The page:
Spain, the home country of explorer Cortez "The Killer," introduces cannabis smoking to Chile in 1545.
With the British dumping alcohol and tobacco on Virginia throughout 1910, cannabis couldn't be far behind - and so it was that just one year later:
In 1911, cannabis was planted in colonies near Jamestown, Virginia, as a claimed "source for human fiber." They even admitted it was also "an attempt to bolster a sagging economy."
Meanwhile, back in Virginia, they were going virtually cannabis crazy by 1762, actually awarding bounties for impressive "hemp culture" (pot-growing) and its related processing and manufacture, while punishing those who did not produce it.
English physician William O'Shaughnessy writes lengthy article on cannabis in 1840, recommending its use as a "wonder drug." The publication of this work starts a craze that escalated to the establishment of a hashish habit in England.
In 1900, Grimaldi and Sons market a popular product that is a ready-made marijuana cigarette, similar to the type major cigarette companies now have waiting in the wings for the 21st century when they think marijuana might be legalized.
The Grimaldi and Sons version of this cannabis product, although it is, like all marijuana, very dangerous to the respiratory system, is incredibly touted "for use as an asthma cure." Many pharmaceutical houses market the drug as a "medicine," including Burroughs, Lilly, Parke-Davis, and Squibb.
In 1910, marijuana, which has been used to keep Mexican laborers sedated, is brought by these workers into Texas. The practice of smoking the drug, clearly done so for other than medical purposes, quickly spreads to New Orleans, where by the 1920s it establishes itself permanently in predominately black communities.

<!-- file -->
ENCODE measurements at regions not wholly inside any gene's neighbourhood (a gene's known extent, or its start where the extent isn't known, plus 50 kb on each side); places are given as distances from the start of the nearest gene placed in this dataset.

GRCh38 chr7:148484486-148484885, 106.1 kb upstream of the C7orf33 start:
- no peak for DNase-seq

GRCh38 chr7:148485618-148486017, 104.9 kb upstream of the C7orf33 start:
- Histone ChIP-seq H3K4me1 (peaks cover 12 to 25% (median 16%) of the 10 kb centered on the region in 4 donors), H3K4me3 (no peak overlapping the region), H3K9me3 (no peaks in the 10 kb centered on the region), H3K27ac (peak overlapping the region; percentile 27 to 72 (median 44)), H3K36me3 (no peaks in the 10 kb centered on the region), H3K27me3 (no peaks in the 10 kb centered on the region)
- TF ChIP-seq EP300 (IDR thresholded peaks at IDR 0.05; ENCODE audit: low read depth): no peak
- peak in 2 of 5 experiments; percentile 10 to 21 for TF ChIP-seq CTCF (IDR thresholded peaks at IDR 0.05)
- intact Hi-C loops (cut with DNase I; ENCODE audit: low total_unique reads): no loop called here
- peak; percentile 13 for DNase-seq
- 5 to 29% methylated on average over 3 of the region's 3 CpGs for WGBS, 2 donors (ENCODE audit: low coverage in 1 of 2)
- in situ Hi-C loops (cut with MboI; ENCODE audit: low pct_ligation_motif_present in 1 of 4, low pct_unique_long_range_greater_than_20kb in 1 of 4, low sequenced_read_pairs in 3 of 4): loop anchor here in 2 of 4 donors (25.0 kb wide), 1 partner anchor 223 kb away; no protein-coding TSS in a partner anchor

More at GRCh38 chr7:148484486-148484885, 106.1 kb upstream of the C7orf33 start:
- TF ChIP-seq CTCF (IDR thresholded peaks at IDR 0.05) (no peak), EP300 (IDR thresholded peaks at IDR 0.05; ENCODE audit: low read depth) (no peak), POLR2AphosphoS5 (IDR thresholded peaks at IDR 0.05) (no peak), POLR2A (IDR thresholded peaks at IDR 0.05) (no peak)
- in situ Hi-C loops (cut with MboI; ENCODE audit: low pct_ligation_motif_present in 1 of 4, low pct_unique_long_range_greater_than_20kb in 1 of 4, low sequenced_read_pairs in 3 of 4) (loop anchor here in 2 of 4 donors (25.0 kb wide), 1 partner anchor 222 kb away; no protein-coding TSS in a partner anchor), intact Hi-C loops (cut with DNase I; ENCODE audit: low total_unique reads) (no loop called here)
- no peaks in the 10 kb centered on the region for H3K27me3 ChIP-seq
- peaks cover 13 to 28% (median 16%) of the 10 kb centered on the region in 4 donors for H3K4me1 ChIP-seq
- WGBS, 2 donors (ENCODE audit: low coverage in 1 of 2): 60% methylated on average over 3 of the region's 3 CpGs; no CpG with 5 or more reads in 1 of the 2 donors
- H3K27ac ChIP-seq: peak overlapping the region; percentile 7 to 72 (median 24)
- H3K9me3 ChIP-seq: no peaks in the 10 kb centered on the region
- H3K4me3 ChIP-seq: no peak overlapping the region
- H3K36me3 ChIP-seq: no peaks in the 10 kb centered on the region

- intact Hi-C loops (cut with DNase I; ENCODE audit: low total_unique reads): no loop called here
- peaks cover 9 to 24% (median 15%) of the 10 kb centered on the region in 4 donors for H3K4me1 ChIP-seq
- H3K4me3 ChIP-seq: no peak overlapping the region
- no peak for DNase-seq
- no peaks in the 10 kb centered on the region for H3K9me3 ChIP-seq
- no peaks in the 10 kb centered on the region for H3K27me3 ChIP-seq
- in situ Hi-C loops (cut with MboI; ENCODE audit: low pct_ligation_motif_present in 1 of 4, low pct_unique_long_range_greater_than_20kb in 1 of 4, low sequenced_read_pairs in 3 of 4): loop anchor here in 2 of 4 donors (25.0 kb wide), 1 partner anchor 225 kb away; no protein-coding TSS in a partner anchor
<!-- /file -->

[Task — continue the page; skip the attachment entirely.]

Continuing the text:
In 1916, cannabis, in the form of marijuana cigarettes, is introduced by Mexicans to American soldiers, who are stationed along the border while fighting Pancho Villa and his men.
In 1937, cannabis officially joins the long list of flourishing black market products when the Marijuana Tax Act is signed into law. While supposedly a revenue act, a more likely possibility is that it was designed to declare use of the drug "illegal," which has the net effect of driving it underground.
In 1939, Earle and Robert Rowell publish their research pointing to the ultimate aim of the tobacco industry, which is to first addict everyone to nicotine and then, eventually, to marijuana. The popular book is called "On the Trail of Marijuana, the Weed of Madness," and it's sad prophecy may yet come true in the 21st century.
In 1939, the popular melodramatic films "Reefer Madness" and "The Cocaine Fiends" are released. Their overly-emotional approach, oftentimes reaching the point of absurdity, guarantees - even to audiences of the late '30s - that the use of these substances is ultimately regarded as desirable in the more thrill-seeking corners of society.
Go To HARD DRUGS: Part 1